Of remedies of love she knew perchaunce,
For she koude of that art the olde daunce. (I.475-6)
Ther wiste no wight that he was in dette,
So estatly was he of his governance . . . . (I. 280-1)
This is not another post about the Kalamazoo dance in the good old days. Rather, it's about discreet conduct of the "olde daunce" at that and other conferences.
Now, if you're not interested in discretion---if you prefer to advertise that you are hooking up with Hot Grad Student, Randy Rising Star, or Sexy Senior Prof---then you may skip this post. But if you and Randy have reason to conceal your liaison, then here are some suggestions, offered more in the spirit of Miss Manners than that of Ms. Mentor. As I so often tell my students when explaining some shocking aspect of medieval mores, "I merely report; I do not condone."
There is, of course, a difference between the on-going conference relationship and the more spontaneous conference fling. Those engaging in a longer-term affair can make plans in advance, and stay at the same hotel, perhaps even in communicating rooms (not the same room: think of the receipts). Staying at a hotel unrelated to the conference, while inconvenient in driving time, means you will be surrounded by people who have no connection to Prof. Nosy Parker or Dr. Grundy, and who have little interest in whether you and Randy are shacking up.
But what if you have not been able to lay your plans in advance?
If you intend to put the moves on someone, you might still want to book a hotel some distance from the conference. On the other hand, that means you may have to drive your guest somewhere in the middle of the night or very early in the morning. This is both inconvenient and a chance to be observed. Or you may be overcome by unexpected passion while staying in a conference hotel or in the Valley dorms. What then?
For one thing, the person of lesser stature should always be the visitor. If a graduate student or junior professor is seen knocking at the door of a more senior person, this may be to return a forgotten program or jacket (remember to carry a program or jacket prominently, as a prop). But a senior professor lingering longingly outside the dorm room of a grad student is more likely to give rise to salacious assumptions.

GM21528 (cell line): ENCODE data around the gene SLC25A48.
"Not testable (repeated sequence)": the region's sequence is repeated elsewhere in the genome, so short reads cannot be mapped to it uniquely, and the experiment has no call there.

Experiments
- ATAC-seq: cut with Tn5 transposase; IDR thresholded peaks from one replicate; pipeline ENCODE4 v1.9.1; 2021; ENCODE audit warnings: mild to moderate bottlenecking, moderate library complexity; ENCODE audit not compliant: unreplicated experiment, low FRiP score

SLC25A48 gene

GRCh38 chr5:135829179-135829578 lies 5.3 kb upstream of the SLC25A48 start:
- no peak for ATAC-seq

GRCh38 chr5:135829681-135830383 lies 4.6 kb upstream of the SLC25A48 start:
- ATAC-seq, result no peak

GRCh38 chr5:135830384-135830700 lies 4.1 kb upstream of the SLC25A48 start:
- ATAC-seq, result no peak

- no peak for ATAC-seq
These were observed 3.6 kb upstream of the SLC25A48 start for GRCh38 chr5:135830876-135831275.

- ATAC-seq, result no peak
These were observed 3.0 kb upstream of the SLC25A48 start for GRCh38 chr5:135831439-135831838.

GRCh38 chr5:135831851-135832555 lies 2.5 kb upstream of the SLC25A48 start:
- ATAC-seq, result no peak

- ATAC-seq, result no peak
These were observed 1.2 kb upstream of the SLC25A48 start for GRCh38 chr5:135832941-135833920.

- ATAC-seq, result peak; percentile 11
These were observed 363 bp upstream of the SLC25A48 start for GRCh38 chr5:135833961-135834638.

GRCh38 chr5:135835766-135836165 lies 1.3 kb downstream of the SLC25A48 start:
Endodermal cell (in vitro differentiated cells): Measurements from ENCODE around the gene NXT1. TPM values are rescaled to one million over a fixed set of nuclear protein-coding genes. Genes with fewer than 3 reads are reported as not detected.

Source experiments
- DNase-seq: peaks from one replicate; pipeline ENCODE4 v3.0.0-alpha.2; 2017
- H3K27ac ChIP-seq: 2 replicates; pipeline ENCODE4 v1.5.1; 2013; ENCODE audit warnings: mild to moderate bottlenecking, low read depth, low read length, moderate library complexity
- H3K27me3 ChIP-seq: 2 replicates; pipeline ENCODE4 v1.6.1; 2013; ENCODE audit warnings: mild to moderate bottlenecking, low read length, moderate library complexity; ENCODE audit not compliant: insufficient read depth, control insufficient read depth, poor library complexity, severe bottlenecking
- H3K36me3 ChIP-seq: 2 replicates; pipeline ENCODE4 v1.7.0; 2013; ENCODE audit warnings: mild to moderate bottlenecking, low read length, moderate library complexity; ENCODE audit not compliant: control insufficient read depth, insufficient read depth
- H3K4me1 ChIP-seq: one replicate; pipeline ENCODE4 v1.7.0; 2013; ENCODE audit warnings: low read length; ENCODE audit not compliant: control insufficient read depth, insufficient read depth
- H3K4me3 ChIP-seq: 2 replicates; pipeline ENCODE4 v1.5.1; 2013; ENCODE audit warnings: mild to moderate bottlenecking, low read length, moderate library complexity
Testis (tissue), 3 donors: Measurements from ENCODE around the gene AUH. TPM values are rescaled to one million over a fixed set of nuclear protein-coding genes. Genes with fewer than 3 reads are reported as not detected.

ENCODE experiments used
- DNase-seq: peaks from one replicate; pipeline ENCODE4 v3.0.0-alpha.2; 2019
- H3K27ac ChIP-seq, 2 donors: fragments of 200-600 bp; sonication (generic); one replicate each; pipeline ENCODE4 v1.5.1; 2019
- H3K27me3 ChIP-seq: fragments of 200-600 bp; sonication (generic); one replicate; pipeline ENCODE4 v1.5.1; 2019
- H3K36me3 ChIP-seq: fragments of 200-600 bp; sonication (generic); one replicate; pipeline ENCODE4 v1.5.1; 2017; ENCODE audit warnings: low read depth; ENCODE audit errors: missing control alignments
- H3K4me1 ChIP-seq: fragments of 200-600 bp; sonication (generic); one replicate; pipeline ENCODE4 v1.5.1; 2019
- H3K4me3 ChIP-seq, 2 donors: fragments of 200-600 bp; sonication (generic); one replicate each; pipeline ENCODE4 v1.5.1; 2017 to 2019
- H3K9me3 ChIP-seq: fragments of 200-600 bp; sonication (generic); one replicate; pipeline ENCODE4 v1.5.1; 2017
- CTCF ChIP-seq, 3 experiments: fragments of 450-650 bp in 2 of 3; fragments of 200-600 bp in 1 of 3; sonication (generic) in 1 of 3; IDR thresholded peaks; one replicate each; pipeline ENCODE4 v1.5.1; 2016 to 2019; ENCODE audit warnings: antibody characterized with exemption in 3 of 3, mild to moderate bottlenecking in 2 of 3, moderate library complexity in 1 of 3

On the other hand, while it's true that hotels are considerably more comfortable, staying in the dorms has certain advantages. People come and go at all hours, stay up late talking to old friends, hold parties in their rooms: although the coming and going means that your guest is more likely to be observed, the noise of all these activities will tend to cover up any noise from your room, and your guest may be assumed to have been catching up with an old friend.
Actually hosting a party in your hotel or dorm room on one night will encourage your neighbors to attribute odd noises on the next to another party rather than to, ah, dauncing. Further, having good wine or liquor in your room provides a good excuse to invite someone up, though for pick-up lines I refer you to Geoffrey Chaucer's famous set, on which I cannot improve.
I hope I do not need to remind you to refrain from public displays of affection, particularly in hallways, stairwells, and elevators. Similarly, clean up your room before anyone else sees the empty condom wrappers or worse. Travel separately. The knock at the door is more explicable than two people entering together.
Try to avoid disheveled early-morning appearances. The guest should either depart in the small hours, when dishevelment may be due to an after-hours party, or else be clean and professionally attired, as if for an early breakfast meeting. Here, of course, the hotel has a considerable advantage, unless you are lucky enough to score an end-of-corridor private-bath dorm room. There is nothing like running into a suite-mate in the bathroom to ruin all attempts at discretion. Requesting to share a dorm suite with a discreet friend will help conceal your affaire from others, but may mean that the friend will tease you or expect details.
Pick your partner carefully. All your discretion will go for naught if your paramour boasts of conquest. Avoid those who are, "som men seyn, . . .of tonge large" (T&C V.804).
And if you behave yourselves estatly and observe those who do not, you will garner much useful material for creative writing. Or gossip, as you prefer.